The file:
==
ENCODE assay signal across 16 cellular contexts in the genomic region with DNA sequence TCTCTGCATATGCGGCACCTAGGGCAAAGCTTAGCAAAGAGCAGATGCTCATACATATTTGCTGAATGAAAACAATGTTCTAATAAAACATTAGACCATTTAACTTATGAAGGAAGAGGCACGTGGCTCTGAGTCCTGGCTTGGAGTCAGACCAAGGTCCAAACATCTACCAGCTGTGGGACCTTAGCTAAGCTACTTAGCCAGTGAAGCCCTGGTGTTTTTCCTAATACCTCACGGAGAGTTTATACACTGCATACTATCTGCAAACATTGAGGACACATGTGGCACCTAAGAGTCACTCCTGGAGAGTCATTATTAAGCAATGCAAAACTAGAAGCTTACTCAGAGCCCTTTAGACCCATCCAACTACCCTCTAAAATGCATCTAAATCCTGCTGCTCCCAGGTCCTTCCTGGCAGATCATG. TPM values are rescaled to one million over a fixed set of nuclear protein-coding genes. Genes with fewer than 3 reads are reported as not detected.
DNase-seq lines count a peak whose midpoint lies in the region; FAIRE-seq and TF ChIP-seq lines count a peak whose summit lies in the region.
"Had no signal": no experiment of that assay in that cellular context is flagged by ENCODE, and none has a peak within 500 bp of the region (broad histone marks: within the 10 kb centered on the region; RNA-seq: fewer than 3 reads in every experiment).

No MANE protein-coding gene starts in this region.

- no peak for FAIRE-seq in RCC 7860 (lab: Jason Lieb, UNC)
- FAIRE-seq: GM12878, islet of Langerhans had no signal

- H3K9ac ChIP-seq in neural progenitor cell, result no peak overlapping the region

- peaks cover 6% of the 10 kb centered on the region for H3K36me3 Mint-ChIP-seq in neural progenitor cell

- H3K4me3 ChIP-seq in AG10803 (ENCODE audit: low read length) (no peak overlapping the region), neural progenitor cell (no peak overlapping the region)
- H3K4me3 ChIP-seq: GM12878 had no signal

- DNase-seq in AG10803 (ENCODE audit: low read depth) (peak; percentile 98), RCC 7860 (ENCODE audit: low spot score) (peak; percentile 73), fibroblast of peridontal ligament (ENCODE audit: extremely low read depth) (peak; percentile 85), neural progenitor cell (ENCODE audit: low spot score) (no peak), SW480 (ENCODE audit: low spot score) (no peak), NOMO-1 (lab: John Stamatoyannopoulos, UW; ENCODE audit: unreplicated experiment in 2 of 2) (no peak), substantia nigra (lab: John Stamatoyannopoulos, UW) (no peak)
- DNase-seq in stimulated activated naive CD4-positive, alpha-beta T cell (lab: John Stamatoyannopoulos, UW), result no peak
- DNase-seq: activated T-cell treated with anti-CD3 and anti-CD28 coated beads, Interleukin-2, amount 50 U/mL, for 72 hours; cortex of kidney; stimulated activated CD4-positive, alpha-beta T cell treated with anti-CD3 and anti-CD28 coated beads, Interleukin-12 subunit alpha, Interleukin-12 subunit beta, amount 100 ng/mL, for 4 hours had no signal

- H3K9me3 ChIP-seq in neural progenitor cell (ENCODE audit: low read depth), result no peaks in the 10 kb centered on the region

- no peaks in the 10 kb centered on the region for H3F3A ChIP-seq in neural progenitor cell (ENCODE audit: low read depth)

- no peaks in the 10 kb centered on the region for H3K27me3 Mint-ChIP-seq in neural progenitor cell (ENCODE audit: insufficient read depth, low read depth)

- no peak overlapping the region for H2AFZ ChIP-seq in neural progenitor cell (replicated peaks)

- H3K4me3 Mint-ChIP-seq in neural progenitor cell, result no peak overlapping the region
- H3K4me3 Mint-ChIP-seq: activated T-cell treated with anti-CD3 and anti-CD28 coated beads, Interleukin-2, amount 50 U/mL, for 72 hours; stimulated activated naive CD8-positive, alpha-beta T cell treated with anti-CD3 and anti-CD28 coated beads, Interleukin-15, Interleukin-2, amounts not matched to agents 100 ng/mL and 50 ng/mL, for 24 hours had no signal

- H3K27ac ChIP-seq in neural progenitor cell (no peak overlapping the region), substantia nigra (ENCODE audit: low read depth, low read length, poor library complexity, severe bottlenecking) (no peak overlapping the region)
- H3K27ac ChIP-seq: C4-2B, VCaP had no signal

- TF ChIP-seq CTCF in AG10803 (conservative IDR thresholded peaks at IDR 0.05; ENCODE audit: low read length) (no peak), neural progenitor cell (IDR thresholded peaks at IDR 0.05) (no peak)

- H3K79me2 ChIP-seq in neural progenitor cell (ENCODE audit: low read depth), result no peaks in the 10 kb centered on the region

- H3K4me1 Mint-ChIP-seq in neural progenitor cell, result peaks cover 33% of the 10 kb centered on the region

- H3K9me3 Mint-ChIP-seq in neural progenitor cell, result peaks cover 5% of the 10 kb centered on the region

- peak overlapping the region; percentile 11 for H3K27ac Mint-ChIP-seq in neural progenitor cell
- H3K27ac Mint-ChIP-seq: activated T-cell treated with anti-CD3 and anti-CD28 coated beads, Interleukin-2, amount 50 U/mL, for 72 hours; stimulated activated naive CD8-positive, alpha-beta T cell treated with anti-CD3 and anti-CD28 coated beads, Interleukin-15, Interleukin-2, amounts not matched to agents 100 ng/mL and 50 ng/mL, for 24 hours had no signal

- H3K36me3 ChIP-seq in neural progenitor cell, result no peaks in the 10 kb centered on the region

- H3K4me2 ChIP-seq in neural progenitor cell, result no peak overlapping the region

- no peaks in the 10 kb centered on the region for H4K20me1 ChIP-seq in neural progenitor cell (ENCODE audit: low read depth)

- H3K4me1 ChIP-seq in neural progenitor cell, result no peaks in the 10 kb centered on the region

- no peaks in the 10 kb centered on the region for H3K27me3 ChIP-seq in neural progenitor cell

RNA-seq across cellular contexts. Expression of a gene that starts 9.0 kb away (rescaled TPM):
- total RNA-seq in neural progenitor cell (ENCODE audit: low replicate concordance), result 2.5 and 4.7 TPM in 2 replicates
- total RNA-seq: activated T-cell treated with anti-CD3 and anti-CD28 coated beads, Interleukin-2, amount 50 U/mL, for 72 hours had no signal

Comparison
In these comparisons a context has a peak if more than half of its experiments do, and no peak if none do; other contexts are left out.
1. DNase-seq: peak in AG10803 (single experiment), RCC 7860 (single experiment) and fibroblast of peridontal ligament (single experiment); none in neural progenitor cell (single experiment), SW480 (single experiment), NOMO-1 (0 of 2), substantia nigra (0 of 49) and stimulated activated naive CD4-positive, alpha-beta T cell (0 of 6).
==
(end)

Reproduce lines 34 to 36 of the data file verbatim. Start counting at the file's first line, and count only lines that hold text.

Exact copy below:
- total RNA-seq in neural progenitor cell (ENCODE audit: low replicate concordance), result 2.5 and 4.7 TPM in 2 replicates
- total RNA-seq: activated T-cell treated with anti-CD3 and anti-CD28 coated beads, Interleukin-2, amount 50 U/mL, for 72 hours had no signal

Comparison